My road to medicine is similar to many, as we pursue our first undergraduate degree–medicine. However, I think many of us would agree that the ride was not at all smooth and cosy…
In Year 11, I wasn’t entirely sure what I wanted to study at university. I applied for internships in fields that were vastly different, ranging from an economics internship at JP Morgan to volunteering at a care home. Most of them failed to pique my interest and I was getting rather frustrated as to the uncertain future that lay ahead of me. It was not until one hospital shadowing experience changed it: I shadowed a general surgeon, and observed an endoscopy operation, a surgical operation of removing an enlarged lymph node for the first time. The combination of human anatomy and physiology, compassion, communication, manual dexterity in one career amazes and excites me. From then on, I emailed a lot of consultants so that I could have a glimpse of the wondrous life of being a doctor. Yet, a task that looks deceivingly simple has turned out to be a very difficult one to me and many others: Hundreds of emails that were enthusiastically sent out would be rejected, or ignored. Worse, among those hundreds of emails, only three or four consultants would reply and offer you a place. Being a determined person (or some might call it stubborn), I kept sending, until my eyes were tired from the bright computer screen, until the “sent” box on my Gmail were filling up to its maximum, until I got at least a single reply from one consultant. Yet, weeks later, as I was sitting behind the consultant, listening attentively to the various medical cases, I felt an immense sense of joy. It was all worth it.
I started the preparation for medicine in Lower Sixth, after being certain that medicine was the path I want to pursue. Despite the admonition of past students that medicine is a difficult path, I prepped myself for the various hurdles along the way. The first hurdle was UCAT. I remembered my first mock UCAT test was horrendous: Under timed conditions, it was impossible to answer those long questions in the Verbal Reasoning section, to effectively calculate in the Quantitative Reasoning section, to find patterns in the abstruse images in the Abstract Reasoning section, to answer all the codes in the Decision Analysis Questions, to get top marks for ambiguous answers in the Situational Judgement Questions. Luckily, “Practice makes perfect,” I was proud to have achieved a good score and was placed in the second highest quartile for that cohort of students. I found that with more practice, the quantitative and abstract sections become surprisingly easier, so I would urge prospective medics to do more practice questions. However, perhaps, due to the fact that English is not my native language, I still find the verbal reasoning sections quite tough. Getting favourable results in the UCAT is important, as it gives a sense of security to students and places them in a good position to choose the universities that they want to go to on UCAS, but there were a few more that I wanted to choose. So I decided to approach the second hurdle–the BMAT. BMAT is the admissions test that most students fear, as it is notorious for being arduous. BMAT books were bought, BMAT courses were booked, but my marks did not bulge. With the UCAS having been submitted and the BMAT looming scarily in the distance, it was a stressful experience, because there was no going back from the chosen BMAT but reminding myself of my goal, aspiration and dream, I kept pushing myself and fortunately got highly positive results. For IB prospective medics, the usual subjects to take are HL Biology and Chemistry, instead of physics, so it is important to bear in mind that in section 2 of the BMAT where physics is also tested, so it may be a good idea if you haven’t already burnt or thrown away your physics IGCSE study guides!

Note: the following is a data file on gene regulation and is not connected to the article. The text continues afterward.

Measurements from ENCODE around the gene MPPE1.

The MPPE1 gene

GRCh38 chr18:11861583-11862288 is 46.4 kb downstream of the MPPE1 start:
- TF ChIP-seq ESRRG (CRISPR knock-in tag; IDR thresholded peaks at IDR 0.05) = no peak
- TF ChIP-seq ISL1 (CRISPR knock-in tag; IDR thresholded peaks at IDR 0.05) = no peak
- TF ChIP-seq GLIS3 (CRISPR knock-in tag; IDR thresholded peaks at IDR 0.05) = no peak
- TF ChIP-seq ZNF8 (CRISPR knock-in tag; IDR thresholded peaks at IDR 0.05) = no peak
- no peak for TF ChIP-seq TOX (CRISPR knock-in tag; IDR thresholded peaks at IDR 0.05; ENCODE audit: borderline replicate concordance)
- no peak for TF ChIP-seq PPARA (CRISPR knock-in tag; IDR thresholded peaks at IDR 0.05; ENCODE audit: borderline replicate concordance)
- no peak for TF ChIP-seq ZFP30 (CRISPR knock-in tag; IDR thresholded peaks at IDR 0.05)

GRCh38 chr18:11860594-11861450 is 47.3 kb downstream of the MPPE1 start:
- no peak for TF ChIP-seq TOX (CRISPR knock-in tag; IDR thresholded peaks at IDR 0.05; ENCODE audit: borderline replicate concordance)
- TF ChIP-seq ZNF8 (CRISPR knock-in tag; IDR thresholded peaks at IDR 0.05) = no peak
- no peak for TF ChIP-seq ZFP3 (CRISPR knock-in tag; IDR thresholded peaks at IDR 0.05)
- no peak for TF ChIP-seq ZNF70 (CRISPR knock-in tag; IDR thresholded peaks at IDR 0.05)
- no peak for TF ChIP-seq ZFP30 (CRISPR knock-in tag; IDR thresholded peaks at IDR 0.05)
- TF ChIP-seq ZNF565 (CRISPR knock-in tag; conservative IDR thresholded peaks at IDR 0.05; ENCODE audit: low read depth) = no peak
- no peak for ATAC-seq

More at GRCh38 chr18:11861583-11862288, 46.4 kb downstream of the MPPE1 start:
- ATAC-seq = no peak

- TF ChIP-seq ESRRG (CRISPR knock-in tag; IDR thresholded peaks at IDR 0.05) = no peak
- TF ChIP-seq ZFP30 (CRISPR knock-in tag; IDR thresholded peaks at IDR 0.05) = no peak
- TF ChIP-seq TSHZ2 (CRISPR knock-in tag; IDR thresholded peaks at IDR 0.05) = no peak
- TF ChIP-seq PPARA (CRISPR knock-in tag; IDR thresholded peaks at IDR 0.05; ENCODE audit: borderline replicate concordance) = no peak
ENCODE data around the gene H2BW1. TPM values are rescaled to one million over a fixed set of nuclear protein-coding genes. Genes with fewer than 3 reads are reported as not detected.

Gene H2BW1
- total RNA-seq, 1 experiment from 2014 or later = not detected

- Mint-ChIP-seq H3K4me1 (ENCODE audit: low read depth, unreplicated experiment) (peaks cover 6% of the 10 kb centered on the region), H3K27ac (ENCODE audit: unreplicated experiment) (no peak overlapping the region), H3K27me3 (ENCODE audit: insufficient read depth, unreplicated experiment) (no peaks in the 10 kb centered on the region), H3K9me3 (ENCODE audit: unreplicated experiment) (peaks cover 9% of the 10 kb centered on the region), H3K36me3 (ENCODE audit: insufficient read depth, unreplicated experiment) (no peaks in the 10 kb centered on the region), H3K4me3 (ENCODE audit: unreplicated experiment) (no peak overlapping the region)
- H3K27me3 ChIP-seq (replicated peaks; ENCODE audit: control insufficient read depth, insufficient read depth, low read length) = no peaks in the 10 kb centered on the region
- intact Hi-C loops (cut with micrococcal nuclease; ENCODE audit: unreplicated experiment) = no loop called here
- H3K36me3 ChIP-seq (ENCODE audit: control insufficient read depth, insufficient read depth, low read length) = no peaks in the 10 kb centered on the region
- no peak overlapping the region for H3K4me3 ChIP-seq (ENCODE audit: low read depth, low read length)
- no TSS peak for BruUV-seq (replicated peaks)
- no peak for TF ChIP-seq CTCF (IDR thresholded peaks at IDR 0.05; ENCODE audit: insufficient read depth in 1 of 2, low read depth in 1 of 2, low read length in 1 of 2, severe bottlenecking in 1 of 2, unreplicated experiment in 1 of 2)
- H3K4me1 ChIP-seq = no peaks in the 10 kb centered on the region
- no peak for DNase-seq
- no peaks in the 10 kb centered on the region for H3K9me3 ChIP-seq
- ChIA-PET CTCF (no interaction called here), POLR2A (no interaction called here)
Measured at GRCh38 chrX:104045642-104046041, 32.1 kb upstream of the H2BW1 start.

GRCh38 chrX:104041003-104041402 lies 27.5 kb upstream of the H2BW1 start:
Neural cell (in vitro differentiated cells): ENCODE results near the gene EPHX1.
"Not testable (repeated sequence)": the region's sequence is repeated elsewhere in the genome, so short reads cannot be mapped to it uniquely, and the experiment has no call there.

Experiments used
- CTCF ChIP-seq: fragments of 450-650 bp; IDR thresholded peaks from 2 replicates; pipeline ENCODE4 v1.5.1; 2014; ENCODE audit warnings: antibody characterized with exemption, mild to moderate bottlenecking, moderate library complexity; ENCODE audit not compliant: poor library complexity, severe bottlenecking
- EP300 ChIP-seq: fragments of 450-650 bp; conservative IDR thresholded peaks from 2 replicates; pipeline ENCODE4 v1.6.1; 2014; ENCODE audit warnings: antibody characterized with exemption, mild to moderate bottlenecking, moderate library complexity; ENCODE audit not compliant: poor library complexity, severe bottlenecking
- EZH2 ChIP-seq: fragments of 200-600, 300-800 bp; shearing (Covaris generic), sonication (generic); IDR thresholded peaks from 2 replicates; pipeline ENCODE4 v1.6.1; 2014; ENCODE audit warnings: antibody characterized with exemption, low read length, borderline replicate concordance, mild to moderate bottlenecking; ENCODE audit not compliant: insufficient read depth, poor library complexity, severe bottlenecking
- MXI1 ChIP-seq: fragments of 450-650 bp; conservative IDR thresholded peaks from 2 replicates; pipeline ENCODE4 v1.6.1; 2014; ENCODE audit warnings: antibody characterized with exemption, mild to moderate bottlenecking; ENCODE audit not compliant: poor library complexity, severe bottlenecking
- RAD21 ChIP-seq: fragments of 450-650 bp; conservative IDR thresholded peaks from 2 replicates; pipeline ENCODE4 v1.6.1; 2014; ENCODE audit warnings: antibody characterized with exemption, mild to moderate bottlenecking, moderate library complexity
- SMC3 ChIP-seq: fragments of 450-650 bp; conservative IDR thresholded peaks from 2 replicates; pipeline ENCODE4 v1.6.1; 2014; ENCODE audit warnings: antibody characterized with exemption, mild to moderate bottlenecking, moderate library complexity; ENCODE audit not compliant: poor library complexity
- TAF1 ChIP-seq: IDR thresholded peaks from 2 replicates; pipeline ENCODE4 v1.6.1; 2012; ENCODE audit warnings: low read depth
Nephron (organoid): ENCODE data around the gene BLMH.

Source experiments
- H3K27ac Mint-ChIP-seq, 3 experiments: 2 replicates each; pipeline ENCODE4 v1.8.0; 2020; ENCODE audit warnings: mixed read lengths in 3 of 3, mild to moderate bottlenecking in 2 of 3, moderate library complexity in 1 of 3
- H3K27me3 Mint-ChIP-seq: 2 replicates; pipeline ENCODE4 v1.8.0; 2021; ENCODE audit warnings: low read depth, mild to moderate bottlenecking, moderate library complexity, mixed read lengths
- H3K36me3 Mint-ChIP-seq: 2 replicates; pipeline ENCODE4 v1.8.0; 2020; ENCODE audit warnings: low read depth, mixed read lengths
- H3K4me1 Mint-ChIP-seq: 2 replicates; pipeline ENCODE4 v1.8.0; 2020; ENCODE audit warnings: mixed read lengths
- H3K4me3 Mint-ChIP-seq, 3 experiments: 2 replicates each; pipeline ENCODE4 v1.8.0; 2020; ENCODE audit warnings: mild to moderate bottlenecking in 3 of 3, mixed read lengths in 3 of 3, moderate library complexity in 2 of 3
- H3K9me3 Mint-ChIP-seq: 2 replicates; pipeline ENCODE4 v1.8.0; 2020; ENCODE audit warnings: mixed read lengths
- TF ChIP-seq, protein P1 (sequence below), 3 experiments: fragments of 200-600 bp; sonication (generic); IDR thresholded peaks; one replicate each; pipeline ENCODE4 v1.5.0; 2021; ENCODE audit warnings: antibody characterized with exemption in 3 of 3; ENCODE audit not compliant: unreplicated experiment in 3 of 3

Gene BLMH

Being offered all four interviews, I thought my future was all set, but of course, I was wrong again. Little did I know that the last, but also the most challenging hurdle to me, was the interviews. As an international student, with a limited international student quota, there was more emphasis to do well in order to secure a place at a university. On top of the struggle to give a decent reply to the “why medicine” cliche question, (most of the answers used by prospective medics are merely variation of the same theme, just be sure to make yours as unique as possible) there were many more challenges, including the different techniques in answering MMI questions and traditional interview questions; paraphrasing what you have learnt and reflected in your work experience and many more.
The cruel irony is, despite the hard work put forth and being given 4 acceptances and that even if I were to finish a medical degree in the UK, I would have to take a conversion test if I want to be a doctor in my home country– Hong Kong. And guess what? This conversion test is worse than UCAT, BMAT and the IB (A-level equivalent) combined, because the passing rate is only 10% to 15%. Nonetheless, I should be thankful that I have at least reached the beginning of this adventure, so that I can reach my goal and help you in yours too.